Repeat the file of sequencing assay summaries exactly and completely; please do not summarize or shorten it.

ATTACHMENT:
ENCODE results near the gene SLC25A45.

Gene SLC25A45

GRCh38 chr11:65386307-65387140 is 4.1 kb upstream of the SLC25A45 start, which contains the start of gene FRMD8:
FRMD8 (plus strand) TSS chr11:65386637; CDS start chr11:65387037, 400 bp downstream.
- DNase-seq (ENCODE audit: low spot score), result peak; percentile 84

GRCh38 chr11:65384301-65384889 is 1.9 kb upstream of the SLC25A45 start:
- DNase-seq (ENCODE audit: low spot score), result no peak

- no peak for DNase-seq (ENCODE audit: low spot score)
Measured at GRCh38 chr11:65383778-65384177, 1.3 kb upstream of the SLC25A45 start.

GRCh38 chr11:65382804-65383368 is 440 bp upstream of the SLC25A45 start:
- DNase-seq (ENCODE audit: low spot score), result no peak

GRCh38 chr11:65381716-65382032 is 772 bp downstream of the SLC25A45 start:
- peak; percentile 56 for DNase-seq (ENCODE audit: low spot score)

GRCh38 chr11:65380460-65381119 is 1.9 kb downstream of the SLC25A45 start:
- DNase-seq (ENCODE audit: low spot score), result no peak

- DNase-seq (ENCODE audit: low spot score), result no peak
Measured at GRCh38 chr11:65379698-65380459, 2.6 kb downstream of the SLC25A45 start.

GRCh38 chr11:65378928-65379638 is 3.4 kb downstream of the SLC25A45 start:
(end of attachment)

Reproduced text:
ENCODE results near the gene SLC25A45.

Gene SLC25A45

GRCh38 chr11:65386307-65387140 is 4.1 kb upstream of the SLC25A45 start, which contains the start of gene FRMD8:
FRMD8 (plus strand) TSS chr11:65386637; CDS start chr11:65387037, 400 bp downstream.
- DNase-seq (ENCODE audit: low spot score), result peak; percentile 84

GRCh38 chr11:65384301-65384889 is 1.9 kb upstream of the SLC25A45 start:
- DNase-seq (ENCODE audit: low spot score), result no peak

- no peak for DNase-seq (ENCODE audit: low spot score)
Measured at GRCh38 chr11:65383778-65384177, 1.3 kb upstream of the SLC25A45 start.

GRCh38 chr11:65382804-65383368 is 440 bp upstream of the SLC25A45 start:
- DNase-seq (ENCODE audit: low spot score), result no peak

GRCh38 chr11:65381716-65382032 is 772 bp downstream of the SLC25A45 start:
- peak; percentile 56 for DNase-seq (ENCODE audit: low spot score)

GRCh38 chr11:65380460-65381119 is 1.9 kb downstream of the SLC25A45 start:
- DNase-seq (ENCODE audit: low spot score), result no peak

- DNase-seq (ENCODE audit: low spot score), result no peak
Measured at GRCh38 chr11:65379698-65380459, 2.6 kb downstream of the SLC25A45 start.

GRCh38 chr11:65378928-65379638 is 3.4 kb downstream of the SLC25A45 start: